January 2016: Modern Pathology: An Official Journal of the United States and Canadian Academy of Pathology, Inc
Brigitte M Ronnett
Endocervical adenocarcinomas can be classified into two main types of tumors, namely, those related to high-risk human papillomavirus and those unrelated to high-risk human papillomavirus. The former, representing the vast majority, are referred to as endocervical adenocarcinomas of usual type and the latter are dominated by the gastric-type mucinous adenocarcinomas. Commonly encountered diagnostic problems concerning these endocervical adenocarcinomas include: (1) diagnosing invasion for endocervical adenocarcinomas of usual type, particularly superficial forms which must be distinguished from extensive endocervical adenocarcinoma in situ; (2) distinguishing high-risk human papillomavirus-related endocervical adenocarcinomas from endometrial endometrioid carcinomas; and (3) distinguishing benign/hyperplastic mucinous endocervical glandular proliferations from gastric-type mucinous endocervical adenocarcinomas, particularly minimal deviation adenocarcinoma...
January 2016: Modern Pathology: An Official Journal of the United States and Canadian Academy of Pathology, Inc
Esther Oliva
Among mesenchymal tumors of the uterus, smooth muscle neoplasms are most common. The wide morphologic spectrum, especially within the category of leiomyomas, is responsible for diagnostic problems more frequently with leiomyosarcoma (including mitotically active, apoplectic, and leiomyoma with bizarre nuclei) but also with endometrial stromal tumors. In the former scenario, clinical information, gross appearance as well as strict utilization of morphologic criteria including cytologic atypia, mitotic activity, and tumor cell necrosis are clues in establishing the correct diagnosis...
January 2016: Modern Pathology: An Official Journal of the United States and Canadian Academy of Pathology, Inc
Claire Carleton, Lien Hoang, Shatrughan Sah, Takako Kiyokawa, Yevgeniy S Karamurzin, Karen L Talia, Kay J Park, W Glenn McCluggage
Adenocarcinomas exhibiting gastric differentiation represent a recently described and uncommon subtype of non-human papillomavirus (HPV)-related cervical adenocarcinoma. They comprise a spectrum from a well-differentiated variant (adenoma malignum/mucinous variant of minimal deviation adenocarcinoma) to a more poorly differentiated overtly malignant form, generally referred to as gastric-type adenocarcinoma. Rarely, such tumors have also been described as primary vaginal neoplasms. Gastric-type adenocarcinomas exhibit considerable morphologic overlap with adenocarcinomas originating outside the female genital tract, especially mucinous adenocarcinomas arising in the pancreas and biliary tract...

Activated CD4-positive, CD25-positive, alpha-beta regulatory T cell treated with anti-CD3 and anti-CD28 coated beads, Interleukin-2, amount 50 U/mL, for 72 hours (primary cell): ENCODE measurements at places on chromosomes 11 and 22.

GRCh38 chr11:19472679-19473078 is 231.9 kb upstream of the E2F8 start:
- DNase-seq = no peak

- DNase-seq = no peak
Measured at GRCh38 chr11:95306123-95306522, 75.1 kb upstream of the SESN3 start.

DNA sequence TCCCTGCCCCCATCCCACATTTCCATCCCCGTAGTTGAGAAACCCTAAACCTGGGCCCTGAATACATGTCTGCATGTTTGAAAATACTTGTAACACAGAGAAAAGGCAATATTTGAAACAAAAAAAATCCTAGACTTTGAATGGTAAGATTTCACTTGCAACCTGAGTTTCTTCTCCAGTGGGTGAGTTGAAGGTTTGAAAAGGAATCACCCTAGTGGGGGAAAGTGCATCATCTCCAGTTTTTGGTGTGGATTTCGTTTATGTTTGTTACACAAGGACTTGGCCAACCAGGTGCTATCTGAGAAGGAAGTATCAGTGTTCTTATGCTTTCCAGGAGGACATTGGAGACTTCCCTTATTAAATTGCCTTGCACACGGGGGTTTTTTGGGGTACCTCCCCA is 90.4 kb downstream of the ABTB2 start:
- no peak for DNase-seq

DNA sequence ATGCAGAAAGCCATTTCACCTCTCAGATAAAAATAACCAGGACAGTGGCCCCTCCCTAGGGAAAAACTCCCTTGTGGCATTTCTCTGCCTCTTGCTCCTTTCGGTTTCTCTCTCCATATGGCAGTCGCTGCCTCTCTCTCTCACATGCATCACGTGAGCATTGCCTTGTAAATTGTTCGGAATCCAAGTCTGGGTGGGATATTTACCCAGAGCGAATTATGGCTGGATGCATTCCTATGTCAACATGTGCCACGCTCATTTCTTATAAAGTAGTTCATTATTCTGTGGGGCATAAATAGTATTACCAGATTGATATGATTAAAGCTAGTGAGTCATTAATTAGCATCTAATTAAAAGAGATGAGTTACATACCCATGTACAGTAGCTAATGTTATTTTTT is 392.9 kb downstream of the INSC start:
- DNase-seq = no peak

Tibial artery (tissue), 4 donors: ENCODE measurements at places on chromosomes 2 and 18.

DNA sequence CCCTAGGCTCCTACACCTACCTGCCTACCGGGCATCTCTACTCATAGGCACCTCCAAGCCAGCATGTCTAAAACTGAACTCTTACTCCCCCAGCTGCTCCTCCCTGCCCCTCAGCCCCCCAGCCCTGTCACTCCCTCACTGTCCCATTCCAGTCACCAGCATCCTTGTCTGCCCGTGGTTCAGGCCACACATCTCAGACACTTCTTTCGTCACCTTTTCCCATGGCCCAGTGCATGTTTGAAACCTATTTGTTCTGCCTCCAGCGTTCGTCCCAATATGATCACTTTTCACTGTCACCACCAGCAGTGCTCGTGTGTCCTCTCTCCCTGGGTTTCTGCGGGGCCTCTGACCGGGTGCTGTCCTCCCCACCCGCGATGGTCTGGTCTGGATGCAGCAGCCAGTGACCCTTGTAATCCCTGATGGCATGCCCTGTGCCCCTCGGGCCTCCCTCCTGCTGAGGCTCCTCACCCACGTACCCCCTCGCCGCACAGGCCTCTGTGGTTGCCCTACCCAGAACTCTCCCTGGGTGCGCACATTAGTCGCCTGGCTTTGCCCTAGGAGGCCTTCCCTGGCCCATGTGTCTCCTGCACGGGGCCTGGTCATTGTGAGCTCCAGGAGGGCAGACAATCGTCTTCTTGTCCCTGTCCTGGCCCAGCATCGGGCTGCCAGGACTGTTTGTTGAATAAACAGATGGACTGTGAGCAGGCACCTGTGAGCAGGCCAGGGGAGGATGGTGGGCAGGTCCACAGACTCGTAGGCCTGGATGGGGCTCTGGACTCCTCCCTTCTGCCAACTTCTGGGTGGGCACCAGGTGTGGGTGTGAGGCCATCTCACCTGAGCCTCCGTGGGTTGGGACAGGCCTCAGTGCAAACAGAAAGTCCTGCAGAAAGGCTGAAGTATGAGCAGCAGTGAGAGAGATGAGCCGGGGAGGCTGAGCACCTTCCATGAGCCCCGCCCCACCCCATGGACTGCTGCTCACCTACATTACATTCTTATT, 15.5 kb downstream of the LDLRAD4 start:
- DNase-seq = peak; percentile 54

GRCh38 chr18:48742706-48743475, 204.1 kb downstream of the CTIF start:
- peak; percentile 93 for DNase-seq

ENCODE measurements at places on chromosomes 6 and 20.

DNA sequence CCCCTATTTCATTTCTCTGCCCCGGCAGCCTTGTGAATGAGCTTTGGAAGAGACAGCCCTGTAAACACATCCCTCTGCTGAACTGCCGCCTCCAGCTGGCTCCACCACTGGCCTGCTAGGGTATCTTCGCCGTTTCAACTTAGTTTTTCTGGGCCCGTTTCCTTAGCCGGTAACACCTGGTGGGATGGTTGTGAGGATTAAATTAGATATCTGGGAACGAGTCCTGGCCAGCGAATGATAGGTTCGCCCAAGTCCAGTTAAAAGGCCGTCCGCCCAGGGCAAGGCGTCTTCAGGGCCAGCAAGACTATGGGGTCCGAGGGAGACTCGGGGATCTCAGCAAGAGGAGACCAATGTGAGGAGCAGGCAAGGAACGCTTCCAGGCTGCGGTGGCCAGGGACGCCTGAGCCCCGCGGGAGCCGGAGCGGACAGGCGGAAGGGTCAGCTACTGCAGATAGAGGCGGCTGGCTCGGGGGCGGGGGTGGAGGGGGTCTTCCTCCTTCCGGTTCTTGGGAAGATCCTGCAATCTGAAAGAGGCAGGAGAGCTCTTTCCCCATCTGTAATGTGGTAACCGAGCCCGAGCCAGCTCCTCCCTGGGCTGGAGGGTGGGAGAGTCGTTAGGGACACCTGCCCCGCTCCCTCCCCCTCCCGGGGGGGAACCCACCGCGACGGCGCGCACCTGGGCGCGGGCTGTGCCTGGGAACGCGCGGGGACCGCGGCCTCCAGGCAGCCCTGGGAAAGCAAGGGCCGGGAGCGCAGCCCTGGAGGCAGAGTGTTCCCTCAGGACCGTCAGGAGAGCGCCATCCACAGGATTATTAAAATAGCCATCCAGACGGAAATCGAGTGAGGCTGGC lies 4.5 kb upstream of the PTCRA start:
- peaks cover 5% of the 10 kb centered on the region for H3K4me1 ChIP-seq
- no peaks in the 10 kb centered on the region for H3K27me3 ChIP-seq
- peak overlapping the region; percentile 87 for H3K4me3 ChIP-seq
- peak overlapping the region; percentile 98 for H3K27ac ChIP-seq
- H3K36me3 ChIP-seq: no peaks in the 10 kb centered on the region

May 2016: American Journal of Surgical Pathology
Thomas G Papathomas, Eugenio Pucci, Thomas J Giordano, Hao Lu, Eleonora Duregon, Marco Volante, Mauro Papotti, Ricardo V Lloyd, Arthur S Tischler, Francien H van Nederveen, Vania Nose, Lori Erickson, Ozgur Mete, Sylvia L Asa, John Turchini, Anthony J Gill, Xavier Matias-Guiu, Kassiani Skordilis, Timothy J Stephenson, Frédérique Tissier, Richard A Feelders, Marcel Smid, Alex Nigg, Esther Korpershoek, Peter J van der Spek, Winand N M Dinjens, Andrew P Stubbs, Ronald R de Krijger
Despite the established role of Ki67 labeling index in prognostic stratification of adrenocortical carcinomas and its recent integration into treatment flow charts, the reproducibility of the assessment method has not been determined. The aim of this study was to investigate interobserver variability among endocrine pathologists using a web-based virtual microscopy approach. Ki67-stained slides of 76 adrenocortical carcinomas were analyzed independently by 14 observers, each according to their method of preference including eyeballing, formal manual counting, and digital image analysis...
April 2016: American Journal of Surgical Pathology
Rose Lou Marie C Agbay, Sanam Loghavi, L Jeffrey Medeiros, Joseph D Khoury
Patients with low-grade (clinically indolent) lymphomas are at risk to undergo transformation to high-grade (clinically aggressive) lymphoma, although transformation only occurs in a subset of patients. When transformation occurs it is a critical event that determines the course of disease and is associated with unfavorable patient outcomes. Accurate detection of transformation, predictive biomarkers, and identification of specific molecular pathways implicated in the pathobiology of transformation will facilitate personalized therapeutic approaches and underpin advances in clinical outcomes...
January 2016: American Journal of Surgical Pathology
Jonathan I Epstein
No abstract text is available yet for this article.
January 2016: American Journal of Surgical Pathology
Daniela Mihic-Probst, Chris Shea, Lyn Duncan, Arnaud de la Fouchardiere, Gilles Landman, Jennifer Landsberg, Joost ven den Oord, Lori Lowe, Martin G Cook, Sook Jung Yun, Loren Clarke, Jane Messina, David E Elder, Raymond L Barnhill
The following communication summarizes the proceedings of a 1-day Workshop of the International Melanoma Pathology Study Group, which was devoted to thin melanoma. The definitions and histologic criteria for thin melanoma were reviewed. The principal differential diagnostic problems mentioned included the distinction of thin melanoma from nevi, especially from nevi of special site, irritated nevi, inflamed and regressing nevi, and dysplastic nevi. Histologic criteria for this analysis were discussed and the importance of clinico-pathologic correlation, especially in acral sites, was emphasized...